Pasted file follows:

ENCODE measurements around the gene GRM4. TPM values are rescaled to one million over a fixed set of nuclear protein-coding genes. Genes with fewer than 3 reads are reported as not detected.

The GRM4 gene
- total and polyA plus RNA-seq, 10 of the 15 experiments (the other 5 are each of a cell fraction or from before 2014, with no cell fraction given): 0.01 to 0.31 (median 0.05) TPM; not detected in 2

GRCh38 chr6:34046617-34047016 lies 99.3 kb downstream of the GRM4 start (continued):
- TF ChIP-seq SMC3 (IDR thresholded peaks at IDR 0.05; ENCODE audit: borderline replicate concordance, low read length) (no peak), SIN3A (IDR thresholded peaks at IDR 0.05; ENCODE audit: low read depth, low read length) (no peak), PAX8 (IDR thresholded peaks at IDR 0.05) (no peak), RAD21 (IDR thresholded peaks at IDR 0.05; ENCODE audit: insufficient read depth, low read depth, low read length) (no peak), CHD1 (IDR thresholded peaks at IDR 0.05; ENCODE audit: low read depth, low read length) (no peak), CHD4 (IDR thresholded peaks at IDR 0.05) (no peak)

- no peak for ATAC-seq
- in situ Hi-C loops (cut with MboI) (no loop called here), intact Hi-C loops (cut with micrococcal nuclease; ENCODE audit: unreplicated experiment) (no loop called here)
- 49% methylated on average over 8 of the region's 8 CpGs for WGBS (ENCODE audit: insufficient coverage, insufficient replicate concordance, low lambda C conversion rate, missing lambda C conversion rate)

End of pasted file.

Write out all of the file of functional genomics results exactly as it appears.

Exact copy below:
ENCODE measurements around the gene GRM4. TPM values are rescaled to one million over a fixed set of nuclear protein-coding genes. Genes with fewer than 3 reads are reported as not detected.

The GRM4 gene
- total and polyA plus RNA-seq, 10 of the 15 experiments (the other 5 are each of a cell fraction or from before 2014, with no cell fraction given): 0.01 to 0.31 (median 0.05) TPM; not detected in 2

GRCh38 chr6:34046617-34047016 lies 99.3 kb downstream of the GRM4 start (continued):
- TF ChIP-seq SMC3 (IDR thresholded peaks at IDR 0.05; ENCODE audit: borderline replicate concordance, low read length) (no peak), SIN3A (IDR thresholded peaks at IDR 0.05; ENCODE audit: low read depth, low read length) (no peak), PAX8 (IDR thresholded peaks at IDR 0.05) (no peak), RAD21 (IDR thresholded peaks at IDR 0.05; ENCODE audit: insufficient read depth, low read depth, low read length) (no peak), CHD1 (IDR thresholded peaks at IDR 0.05; ENCODE audit: low read depth, low read length) (no peak), CHD4 (IDR thresholded peaks at IDR 0.05) (no peak)

- no peak for ATAC-seq
- in situ Hi-C loops (cut with MboI) (no loop called here), intact Hi-C loops (cut with micrococcal nuclease; ENCODE audit: unreplicated experiment) (no loop called here)
- 49% methylated on average over 8 of the region's 8 CpGs for WGBS (ENCODE audit: insufficient coverage, insufficient replicate concordance, low lambda C conversion rate, missing lambda C conversion rate)